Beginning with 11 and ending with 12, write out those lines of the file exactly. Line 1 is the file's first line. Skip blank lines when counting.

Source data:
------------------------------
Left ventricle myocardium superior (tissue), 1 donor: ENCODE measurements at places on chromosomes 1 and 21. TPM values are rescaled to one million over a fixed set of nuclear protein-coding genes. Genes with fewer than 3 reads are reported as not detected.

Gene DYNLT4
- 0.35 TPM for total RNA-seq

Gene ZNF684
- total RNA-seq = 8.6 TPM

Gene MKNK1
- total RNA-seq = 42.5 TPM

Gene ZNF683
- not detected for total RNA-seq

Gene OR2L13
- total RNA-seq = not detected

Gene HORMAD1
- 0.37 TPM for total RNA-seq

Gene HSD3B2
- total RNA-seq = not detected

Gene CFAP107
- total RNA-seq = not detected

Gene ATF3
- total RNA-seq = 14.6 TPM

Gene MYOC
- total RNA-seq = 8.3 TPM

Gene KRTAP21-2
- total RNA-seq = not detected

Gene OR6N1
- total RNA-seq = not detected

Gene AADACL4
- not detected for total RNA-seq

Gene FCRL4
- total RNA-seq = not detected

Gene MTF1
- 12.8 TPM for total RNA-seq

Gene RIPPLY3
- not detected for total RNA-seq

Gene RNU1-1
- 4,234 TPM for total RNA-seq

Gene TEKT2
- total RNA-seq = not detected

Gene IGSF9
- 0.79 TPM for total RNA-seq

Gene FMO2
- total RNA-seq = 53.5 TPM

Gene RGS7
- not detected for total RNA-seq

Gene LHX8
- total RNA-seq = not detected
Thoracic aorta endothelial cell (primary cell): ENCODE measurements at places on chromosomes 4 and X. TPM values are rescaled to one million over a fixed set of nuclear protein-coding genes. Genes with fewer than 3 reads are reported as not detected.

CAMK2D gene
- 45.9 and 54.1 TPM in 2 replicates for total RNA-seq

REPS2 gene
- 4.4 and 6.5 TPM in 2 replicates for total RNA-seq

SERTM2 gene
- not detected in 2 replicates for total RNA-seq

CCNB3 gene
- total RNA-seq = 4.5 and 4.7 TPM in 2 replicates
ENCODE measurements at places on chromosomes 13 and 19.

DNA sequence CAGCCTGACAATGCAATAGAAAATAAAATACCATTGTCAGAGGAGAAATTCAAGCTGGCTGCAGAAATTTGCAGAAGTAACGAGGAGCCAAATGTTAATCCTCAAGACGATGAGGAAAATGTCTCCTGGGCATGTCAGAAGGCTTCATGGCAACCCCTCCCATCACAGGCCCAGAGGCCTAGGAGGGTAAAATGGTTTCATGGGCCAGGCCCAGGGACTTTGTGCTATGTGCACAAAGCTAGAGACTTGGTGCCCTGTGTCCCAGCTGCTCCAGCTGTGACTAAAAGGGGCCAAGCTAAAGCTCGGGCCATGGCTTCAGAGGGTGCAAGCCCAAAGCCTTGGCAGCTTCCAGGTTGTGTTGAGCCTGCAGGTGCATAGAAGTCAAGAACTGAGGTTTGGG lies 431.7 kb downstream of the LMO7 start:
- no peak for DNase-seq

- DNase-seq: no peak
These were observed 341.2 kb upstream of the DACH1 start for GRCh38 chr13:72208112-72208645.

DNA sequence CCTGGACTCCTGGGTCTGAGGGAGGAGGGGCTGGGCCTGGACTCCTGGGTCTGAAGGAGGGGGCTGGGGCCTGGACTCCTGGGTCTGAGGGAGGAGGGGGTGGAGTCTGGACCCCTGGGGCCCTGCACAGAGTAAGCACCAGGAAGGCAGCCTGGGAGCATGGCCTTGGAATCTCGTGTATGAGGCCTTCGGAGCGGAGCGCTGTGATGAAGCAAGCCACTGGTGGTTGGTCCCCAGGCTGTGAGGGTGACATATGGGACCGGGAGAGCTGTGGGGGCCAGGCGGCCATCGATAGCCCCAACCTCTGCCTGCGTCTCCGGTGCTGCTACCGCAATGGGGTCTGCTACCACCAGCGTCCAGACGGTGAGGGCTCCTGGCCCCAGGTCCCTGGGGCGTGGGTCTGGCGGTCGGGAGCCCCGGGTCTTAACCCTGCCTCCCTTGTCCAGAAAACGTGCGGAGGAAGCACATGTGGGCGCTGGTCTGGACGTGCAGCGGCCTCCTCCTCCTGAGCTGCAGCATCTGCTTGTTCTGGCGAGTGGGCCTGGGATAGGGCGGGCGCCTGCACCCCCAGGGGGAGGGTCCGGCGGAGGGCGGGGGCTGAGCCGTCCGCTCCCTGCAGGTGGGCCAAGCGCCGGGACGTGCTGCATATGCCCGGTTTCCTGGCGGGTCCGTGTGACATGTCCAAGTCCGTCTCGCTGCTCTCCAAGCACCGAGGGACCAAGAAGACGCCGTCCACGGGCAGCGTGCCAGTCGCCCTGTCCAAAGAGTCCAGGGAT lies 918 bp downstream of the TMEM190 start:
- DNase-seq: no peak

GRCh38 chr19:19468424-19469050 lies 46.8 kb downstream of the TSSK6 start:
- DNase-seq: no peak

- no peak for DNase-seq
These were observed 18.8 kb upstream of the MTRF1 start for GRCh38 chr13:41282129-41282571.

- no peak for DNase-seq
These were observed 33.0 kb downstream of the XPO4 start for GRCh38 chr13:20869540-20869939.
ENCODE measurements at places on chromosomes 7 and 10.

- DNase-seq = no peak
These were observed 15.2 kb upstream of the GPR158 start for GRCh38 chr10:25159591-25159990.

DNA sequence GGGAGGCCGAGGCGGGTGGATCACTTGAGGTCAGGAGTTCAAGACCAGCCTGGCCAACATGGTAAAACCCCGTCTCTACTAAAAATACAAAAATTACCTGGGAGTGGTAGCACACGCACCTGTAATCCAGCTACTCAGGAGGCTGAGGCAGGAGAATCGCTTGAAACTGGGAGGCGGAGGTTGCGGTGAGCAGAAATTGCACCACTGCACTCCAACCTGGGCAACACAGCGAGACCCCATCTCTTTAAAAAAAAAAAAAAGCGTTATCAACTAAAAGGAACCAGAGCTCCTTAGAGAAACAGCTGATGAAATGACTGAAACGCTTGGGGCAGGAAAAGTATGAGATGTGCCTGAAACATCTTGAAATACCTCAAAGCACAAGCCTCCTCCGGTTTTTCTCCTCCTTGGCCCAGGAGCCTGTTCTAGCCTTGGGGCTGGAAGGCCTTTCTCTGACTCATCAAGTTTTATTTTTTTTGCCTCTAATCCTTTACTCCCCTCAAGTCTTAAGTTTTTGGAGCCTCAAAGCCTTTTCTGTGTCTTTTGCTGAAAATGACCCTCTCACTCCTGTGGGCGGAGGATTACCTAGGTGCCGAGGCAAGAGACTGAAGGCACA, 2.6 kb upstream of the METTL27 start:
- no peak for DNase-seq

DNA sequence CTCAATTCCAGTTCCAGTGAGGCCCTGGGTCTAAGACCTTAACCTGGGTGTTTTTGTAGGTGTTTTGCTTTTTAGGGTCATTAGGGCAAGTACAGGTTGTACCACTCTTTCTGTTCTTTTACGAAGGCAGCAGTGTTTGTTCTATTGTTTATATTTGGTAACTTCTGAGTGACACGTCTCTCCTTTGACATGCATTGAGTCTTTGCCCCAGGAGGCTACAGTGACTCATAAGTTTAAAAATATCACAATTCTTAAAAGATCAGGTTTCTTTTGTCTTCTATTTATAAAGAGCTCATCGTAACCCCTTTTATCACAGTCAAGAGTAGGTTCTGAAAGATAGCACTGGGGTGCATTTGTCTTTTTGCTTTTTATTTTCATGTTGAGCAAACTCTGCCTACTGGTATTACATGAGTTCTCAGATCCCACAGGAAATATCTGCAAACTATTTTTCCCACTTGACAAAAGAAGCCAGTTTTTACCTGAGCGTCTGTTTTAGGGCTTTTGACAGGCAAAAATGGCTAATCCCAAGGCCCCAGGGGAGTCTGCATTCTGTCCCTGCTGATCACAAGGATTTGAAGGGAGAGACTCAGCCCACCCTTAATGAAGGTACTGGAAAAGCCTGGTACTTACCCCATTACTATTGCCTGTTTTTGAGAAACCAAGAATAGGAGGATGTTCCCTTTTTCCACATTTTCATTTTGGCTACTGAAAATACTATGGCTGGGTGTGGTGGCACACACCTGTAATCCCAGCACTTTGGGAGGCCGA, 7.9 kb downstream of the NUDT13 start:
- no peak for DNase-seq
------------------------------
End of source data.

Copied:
- total RNA-seq = not detected

Gene HORMAD1